The concluding concert in Composers Inc.’s season took place on April 24 at San Francisco’s Old First Presbyterian Church. Unusually for such an off day, the audience was quite sizable, and included all six composers whose music was being performed that night. The concert began with Eric Chasalow’s set of songs using texts by Anne Sexton, called The Furies. Each movement explored the fury of a new idea, and new kind of fury. The depth of emotion was palpable, and the tape (yes, tape: spliced, cut with a razor blade, sounds generated by test oscillators!) part balanced well with Deborah Norin-Kuehn’s soprano. Chasalow, who flew in from Massachusetts where he teaches at Brandeis University, gives the electro-acoustic elements of his composition a lyrical quality, and adapts them to fit the distinct moods of each song. The first song, The Fury of Beautiful Bones, was quite intense, followed quickly by a calmer but just as intense Fury of Sopranos and Guitars, next there was The Fury of Cooks, which was a rather funnier sort of fury, and ended with the psychotic Fury of Hating Eyes, which almost seems to recount the narrator’s descent into madness.
Second on the program was Elinor Armer’s Etude Quasi Cadenza composed for and performed by Lois Brandwynne. The piece alternates slower sections with virtuosic runs up the keyboard, generally following an upward pattern over a fifth-based ostinato/pedal point. An important figure in San Francisco music education, Armer founded and chaired for eleven years the San Francisco Conservatory of Music’s composition program.
One of two world premieres on the program, Robert Greenberg’s Lemurs are afraid of Fossas, was inspired by a Nickelodeon show (“Go, Diego, Go!”). In an episode Greenberg watched with his daughter, the protagonist rescues a lemur, remarking is passing that “lemurs are afraid of fossas” (fossas, pronounced “foo-sas,” are a natural predator of lemurs). A duet for piano and cello, the piece is a lively and playful setting of three episodes relating to the relationship between lemurs and fossas. Each movement has a quirky title: Predating Game, Things That Go Bump In The Night, and The Shadow Know…. While I appreciated the performance, especially the communication between pianist Hadley McCarroll and cellist Monica Scott, I wish someone had thought to lower the piano let at least to half stick. I had to strain to hear the cello through most the piece…
Allen Shearer’s Riffs on a Verse, the program’s second world premiere, was a delightful piece for violin and percussion. It reminded me a little of Harrison’s concert for violin and percussion orchestra. While setting the violin against a battery of assorted percussion instruments may seem an unfair pairing, Kelly Leon’s violin playing had no problem competing with Jack Van Geem’s percussion. Not quite a formal theme and variations, the piece “riffs” on a theme, which does return close to its original form as the “coda” (unless my ears were playing tricks on me!). The violin and percussion parts echoes back and forth, passing ideas to each other, and also worked well together.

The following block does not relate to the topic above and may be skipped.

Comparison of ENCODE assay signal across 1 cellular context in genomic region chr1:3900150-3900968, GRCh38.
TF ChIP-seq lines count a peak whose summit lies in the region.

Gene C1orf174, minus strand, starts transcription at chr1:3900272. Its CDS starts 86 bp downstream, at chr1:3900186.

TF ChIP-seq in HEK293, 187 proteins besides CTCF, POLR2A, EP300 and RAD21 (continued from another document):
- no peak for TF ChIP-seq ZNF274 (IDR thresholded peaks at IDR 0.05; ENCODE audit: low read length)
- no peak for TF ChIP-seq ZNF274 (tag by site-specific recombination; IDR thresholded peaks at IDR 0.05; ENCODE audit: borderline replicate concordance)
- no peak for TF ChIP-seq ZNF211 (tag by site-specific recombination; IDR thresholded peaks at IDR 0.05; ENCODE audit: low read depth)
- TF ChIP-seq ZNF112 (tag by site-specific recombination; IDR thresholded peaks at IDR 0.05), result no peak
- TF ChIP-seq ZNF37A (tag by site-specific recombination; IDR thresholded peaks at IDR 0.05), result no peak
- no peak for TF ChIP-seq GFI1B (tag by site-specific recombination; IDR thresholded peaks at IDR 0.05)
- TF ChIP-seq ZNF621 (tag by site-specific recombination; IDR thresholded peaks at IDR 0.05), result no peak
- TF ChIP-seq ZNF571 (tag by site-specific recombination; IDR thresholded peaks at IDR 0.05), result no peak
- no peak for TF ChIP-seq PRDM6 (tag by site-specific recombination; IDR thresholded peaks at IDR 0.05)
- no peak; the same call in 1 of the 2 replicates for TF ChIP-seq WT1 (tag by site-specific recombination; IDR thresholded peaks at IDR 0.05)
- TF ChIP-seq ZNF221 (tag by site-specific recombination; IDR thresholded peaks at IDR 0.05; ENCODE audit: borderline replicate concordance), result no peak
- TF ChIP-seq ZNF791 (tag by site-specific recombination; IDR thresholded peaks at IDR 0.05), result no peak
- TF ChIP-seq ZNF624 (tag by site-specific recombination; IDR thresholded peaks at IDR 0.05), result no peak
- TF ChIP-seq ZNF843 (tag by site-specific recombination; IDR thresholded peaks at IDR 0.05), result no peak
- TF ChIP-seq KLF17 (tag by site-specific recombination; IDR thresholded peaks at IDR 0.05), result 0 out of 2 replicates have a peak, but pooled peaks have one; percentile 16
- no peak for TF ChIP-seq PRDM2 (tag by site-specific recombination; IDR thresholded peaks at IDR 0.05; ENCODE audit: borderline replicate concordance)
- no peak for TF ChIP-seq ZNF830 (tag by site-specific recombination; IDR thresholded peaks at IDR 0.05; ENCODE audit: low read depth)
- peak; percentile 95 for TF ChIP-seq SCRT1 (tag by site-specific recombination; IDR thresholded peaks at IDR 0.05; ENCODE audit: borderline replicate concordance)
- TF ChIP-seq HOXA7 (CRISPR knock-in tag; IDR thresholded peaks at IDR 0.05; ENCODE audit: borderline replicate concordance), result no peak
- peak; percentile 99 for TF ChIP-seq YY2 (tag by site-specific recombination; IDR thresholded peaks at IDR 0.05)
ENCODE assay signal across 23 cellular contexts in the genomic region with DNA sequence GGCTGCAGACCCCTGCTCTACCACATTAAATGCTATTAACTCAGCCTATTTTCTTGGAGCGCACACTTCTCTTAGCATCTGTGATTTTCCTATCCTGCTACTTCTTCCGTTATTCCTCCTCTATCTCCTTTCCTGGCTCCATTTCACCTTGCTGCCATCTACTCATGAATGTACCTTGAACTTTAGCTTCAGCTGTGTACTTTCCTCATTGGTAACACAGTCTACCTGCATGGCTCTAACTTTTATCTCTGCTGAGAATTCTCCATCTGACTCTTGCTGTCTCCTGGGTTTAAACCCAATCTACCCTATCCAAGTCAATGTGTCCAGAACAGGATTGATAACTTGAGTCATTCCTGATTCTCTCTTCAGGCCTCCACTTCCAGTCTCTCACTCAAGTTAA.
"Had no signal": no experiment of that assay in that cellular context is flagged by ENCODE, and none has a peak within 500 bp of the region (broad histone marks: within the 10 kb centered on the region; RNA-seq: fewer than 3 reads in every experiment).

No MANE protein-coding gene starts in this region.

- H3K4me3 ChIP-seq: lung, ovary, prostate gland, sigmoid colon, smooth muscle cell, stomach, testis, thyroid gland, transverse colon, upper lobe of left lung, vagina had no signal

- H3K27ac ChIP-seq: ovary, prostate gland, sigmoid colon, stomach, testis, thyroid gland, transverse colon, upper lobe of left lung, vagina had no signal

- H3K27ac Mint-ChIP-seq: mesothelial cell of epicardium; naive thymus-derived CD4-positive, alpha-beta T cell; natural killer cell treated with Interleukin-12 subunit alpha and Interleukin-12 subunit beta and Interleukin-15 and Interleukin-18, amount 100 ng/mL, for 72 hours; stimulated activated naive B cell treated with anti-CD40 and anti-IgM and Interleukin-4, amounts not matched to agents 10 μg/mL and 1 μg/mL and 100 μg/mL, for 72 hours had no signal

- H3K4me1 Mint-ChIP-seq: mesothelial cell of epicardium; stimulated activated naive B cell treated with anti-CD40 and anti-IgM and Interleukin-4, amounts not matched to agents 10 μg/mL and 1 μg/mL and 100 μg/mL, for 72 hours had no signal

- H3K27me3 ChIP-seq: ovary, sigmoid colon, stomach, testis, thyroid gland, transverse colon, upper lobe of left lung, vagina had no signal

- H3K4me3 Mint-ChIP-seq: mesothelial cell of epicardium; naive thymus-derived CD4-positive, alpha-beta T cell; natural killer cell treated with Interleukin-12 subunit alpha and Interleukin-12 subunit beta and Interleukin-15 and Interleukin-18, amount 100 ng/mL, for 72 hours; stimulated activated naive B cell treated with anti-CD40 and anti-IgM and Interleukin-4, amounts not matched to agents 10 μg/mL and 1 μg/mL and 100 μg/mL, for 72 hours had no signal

Exile, by Martin Rokeach, was commissioned by the California Association of Professional Music Teachers in 1998. Rokeach’s program note expresses his interest in setting poetry with a “moody, psychological quality that suggested unusual instrumentation.” He chose two poems by Brenda Hillman, Exile and Visiting Creature. The songs do have an unusual instrumentation; I can’t recall ever hearing something set for soprano, double bass, and percussion.
The final piece on the program was Sam Nichols’ Refuge. The piece was originally composed in 2009 for the Left Coast Chamber Ensemble as a companion piece to Beethoven’s Grosse Fuge. One of the first things Nichols established was that he didn’t want to write a fuge. In my pre-concert research, I discovered that the title began as a pun: Nichols was re-imagining a fugue (in Beethoven’s language, and fuge), thus re-fuge. As the title suggests, the piece takes some elements common to contrapuntal writing and reuses them in an imaginative fashion. Instead of setting up a clear contrapuntal texture, the piece begins with a blurry, out-of-focus sound, which moves on into what Nichols calls “a do-it-yourself canon.” At points the whole quartet has the same melody, but they are each playing it at a different speed, with different ornamentation, sometimes close together, other times spread out. The piece was quite effective, I enjoyed listening to how the four voices interacted and blended with each other, as well as the creative use of different string-textures including some very high partials in natural harmonics pushing the borders of microtonality.
The concert as a whole presented many different facets of new music; from the humorous through the serious, from pure acoustic music to tape. In new music, this is one of the programmatic aspects I most appreciate as an audience member: the diversity of programming. With so many variables, there is something on the program that will appeal to every audience member’s tastes. Composers Inc. did a wonderful job in both showing this diversity and simultaneously linking the program together. Pieces with similar instrumentation were programmed near each other, performers became familiar figures as the night wore on, and the whole concert had a wonderfully “home-like” feel to it.
Kelsey Walsh is a pianist and currently resides in San Francisco. Follow her on twitter: @kwpianist